Lust-busting in cyberspace

Calling most of these internet chat rooms dens of sinful lust is akin to reviewing American Pie 2 as an erotic thriller.

Ray Crowley

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Topics Politics

We’ve recently got a new PC at home – at last, a machine that doesn’t take 30 minutes to load one internet page. We also have a 13-year-old who is much more competent as a surfer than either of my parents.

Uh oh, you think. Teenagers and the internet? This is, of course, txt mssg spk for trouble. Let anybody between 13 and 19 anywhere near a modem and your temporary internet files will be immediately transformed into a very badly written Mills and Boon.

Well, my sister does use the internet for her home work – honest. Or am I just being naive?

Incidences of young people suffering from repetitive strain injury following long nights of one-handed typing are on the up, as are warnings not to allow kids to surf the world-wide wank unsupervised.

It baffles me. I’ve seen all the time and effort that goes into other teen websites. There are numerous pages containing detailed walk-through instructions for every level in every Tomb Raider game released. There are long philosophical personal diary sites, which the young authors must have laboured over for hours. There are thousands of tribute sites created and contributed to by young people showing their dedication to a band, celebrity or movie star. Where do kids who spend half their time at school or making trouble on the streets find the time to visit rude pages as well?

I mean, you’re a 15-year-old girl and your Mum allows you an hour a day online, you have three songs to download from Napster, a new ringtone to download for your mobile, seven emails to write and a million other things even before you start your homework. Porn is not your priority.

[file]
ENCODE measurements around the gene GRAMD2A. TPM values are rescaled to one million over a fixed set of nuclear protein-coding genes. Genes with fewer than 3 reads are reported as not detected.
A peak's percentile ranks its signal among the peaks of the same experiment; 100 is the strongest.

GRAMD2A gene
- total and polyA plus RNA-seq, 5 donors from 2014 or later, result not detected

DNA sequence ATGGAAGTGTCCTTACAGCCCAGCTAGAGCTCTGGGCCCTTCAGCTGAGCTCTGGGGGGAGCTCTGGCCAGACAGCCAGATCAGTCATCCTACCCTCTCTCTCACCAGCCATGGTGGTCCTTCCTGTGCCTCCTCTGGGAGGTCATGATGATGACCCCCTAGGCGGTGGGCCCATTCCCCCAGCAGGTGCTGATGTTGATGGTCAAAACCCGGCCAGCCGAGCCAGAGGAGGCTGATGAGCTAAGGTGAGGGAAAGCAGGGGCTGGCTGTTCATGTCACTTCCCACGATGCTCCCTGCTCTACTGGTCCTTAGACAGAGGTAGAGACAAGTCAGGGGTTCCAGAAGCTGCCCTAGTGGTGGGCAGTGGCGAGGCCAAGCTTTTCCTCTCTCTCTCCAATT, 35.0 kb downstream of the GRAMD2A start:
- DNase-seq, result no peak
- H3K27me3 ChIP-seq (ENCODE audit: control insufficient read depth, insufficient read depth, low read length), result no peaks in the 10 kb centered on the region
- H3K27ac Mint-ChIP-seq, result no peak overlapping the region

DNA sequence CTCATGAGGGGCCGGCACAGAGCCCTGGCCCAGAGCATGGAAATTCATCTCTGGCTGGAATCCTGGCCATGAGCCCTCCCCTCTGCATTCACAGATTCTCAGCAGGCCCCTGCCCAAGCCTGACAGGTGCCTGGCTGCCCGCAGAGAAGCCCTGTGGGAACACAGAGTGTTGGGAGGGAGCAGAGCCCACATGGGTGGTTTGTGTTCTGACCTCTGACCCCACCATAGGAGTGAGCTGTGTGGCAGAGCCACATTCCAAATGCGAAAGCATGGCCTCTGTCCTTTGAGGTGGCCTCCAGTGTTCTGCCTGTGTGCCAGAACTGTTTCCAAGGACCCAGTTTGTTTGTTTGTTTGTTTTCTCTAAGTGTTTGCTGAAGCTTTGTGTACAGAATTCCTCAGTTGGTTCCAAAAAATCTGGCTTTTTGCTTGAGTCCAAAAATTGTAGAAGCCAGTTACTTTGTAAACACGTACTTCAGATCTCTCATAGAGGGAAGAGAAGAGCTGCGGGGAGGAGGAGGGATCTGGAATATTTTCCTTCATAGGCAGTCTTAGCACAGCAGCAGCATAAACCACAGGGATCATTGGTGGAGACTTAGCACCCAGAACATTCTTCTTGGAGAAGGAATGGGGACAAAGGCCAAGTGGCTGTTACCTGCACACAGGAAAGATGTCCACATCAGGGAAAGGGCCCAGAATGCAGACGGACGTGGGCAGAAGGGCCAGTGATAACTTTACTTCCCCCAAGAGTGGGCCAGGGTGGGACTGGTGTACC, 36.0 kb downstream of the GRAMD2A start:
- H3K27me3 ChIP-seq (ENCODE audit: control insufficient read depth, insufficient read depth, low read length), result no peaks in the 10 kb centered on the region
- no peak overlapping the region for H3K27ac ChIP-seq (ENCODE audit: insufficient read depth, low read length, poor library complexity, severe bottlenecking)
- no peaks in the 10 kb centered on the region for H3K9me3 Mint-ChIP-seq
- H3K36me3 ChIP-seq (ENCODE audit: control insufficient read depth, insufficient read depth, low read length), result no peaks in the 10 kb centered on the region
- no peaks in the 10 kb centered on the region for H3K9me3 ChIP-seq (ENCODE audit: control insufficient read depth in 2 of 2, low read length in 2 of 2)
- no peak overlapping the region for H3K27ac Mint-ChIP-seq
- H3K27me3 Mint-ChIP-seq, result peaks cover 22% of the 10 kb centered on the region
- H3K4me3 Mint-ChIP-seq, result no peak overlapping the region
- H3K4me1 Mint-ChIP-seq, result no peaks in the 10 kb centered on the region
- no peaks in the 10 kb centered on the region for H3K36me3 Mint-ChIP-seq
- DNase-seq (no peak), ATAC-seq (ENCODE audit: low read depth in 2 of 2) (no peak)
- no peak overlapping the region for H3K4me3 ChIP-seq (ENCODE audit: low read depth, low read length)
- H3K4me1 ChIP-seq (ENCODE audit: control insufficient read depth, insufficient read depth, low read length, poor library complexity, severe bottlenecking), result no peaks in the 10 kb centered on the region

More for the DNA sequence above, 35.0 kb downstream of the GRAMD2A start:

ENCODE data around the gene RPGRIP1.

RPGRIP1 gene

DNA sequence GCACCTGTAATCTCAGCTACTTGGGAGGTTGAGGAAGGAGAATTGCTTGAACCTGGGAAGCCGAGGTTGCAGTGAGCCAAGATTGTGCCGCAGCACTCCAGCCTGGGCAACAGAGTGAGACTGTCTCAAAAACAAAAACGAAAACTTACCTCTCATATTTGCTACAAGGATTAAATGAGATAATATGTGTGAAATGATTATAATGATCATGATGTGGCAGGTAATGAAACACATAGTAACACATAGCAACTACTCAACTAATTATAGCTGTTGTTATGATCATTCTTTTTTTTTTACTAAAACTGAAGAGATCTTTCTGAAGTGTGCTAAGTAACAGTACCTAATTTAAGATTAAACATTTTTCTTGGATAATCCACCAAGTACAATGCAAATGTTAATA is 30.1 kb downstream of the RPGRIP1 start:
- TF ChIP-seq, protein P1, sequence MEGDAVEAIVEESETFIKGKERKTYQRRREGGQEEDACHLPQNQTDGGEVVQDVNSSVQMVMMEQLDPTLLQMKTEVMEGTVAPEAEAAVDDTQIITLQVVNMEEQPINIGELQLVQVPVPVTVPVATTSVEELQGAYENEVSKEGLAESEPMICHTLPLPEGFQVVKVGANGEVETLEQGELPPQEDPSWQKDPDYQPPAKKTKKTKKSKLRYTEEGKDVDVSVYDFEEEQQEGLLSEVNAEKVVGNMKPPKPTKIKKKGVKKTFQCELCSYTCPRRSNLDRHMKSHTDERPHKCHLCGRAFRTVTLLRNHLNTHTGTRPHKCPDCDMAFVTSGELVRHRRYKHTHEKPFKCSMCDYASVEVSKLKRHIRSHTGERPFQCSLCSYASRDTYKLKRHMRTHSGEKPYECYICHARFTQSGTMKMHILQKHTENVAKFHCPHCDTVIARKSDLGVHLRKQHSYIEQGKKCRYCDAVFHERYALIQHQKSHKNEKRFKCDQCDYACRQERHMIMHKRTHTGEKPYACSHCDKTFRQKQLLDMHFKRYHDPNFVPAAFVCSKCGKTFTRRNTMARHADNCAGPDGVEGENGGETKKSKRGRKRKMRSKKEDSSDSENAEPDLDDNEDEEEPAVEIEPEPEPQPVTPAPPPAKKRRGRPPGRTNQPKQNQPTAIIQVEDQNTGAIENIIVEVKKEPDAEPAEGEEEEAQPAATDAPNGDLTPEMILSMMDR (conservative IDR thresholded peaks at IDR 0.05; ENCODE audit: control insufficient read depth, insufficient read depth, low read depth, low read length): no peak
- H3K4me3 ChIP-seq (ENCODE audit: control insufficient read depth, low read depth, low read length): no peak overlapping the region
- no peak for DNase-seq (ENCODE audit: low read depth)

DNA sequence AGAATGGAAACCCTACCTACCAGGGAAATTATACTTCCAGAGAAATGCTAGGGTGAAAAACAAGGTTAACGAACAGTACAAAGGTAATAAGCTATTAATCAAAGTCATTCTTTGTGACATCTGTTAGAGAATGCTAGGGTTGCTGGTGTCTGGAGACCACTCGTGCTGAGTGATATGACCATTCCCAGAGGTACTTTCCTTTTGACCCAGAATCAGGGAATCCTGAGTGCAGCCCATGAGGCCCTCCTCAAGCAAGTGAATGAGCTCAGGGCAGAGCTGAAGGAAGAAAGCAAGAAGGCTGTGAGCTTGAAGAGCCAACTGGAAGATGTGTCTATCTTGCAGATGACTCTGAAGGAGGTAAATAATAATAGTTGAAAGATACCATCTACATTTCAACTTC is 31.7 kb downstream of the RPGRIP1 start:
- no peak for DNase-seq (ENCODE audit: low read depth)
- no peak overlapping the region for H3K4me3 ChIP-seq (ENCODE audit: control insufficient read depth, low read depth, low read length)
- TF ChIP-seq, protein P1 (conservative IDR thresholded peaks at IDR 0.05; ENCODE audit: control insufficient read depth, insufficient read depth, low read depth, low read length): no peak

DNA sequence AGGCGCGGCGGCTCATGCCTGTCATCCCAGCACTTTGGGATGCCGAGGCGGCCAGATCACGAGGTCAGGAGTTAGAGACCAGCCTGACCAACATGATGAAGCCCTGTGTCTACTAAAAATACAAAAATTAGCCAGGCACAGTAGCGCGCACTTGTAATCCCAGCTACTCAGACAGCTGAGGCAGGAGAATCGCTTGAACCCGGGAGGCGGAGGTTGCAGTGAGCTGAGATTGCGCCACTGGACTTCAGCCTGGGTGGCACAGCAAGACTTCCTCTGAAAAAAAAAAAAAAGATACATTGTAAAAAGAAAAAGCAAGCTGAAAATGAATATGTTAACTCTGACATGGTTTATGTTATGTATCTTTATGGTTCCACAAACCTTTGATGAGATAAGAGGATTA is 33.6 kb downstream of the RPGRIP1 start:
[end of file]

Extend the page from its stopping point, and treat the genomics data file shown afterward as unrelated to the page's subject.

Okay, I know that while my sister is using one window to find out about earthquakes in Turkey when my Dad is hovering in the background, she has a second window minimised that she’s using to sign up for the Nirvana official fan site. Big deal. But even if she was looking up something slightly more unsavoury, again, big deal.

I know kids do look up rude things online and use chat rooms for more than just ‘nice weather today’, but it’s not like teenagers talking about sex is a new phenomenon. They’ve probably never done it – or course they’re going to be hyper experimental. Let’s not forget children have been ‘doctors and nurses’ in Wendy houses across the world since time began. Playing at or discussing sex – even in graphic lurid detail – isn’t really anything to freak out about.

To me, kids talking dirty online is about as menacing as young boys looking at the underwear section of the M & S catalogue. Calling most of these internet chat rooms dens of sinful lust is akin to reviewing American Pie 2 as an erotic thriller.

I read in the Sunday Times about the ‘Virtual sex at internet hotel’, which teens are apparently rushing to enjoy. The usual concerns over ‘predatory adults’ were voiced, but luckily the teens quoted from the site’s chat rooms seemed far more sensible. One guy apparently warned his cyber chick that he wasn’t wearing a condom. A girl approached by one such predatory older man keyed in ‘If u r a teacher in real life, haven’t u better things to do than come here?’.

Anyway, I logged on to the site Habbo Hotel to have a look. The first screen that came up was a chat safety guide. I was grateful to learn that while in the hotel I was a ‘habbo’ and that ‘the hotel is patrolled at all times by “hobbas”, who are there to offer help and advice’. Also ‘Habbo Hotel uses technology to filter out bad language and offensive comments, replacing banned words with ‘bobba’.

Well after about 10 minutes of flashing my bobbas to get some attention I was eventually invited to fondle a fellow habbos’ large bobba. Just as it got interesting I was severely reprimanded by a lurking hobba. Apparently bobbaing between habbos wasn’t allowed in public places.

Like a thousands of other young people I thought bobba that for a laugh and left to write this column. I suppose some people would just say I couldn’t handle what yoof get up to online. Well, I’m handling it right now baby.

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Topics Politics

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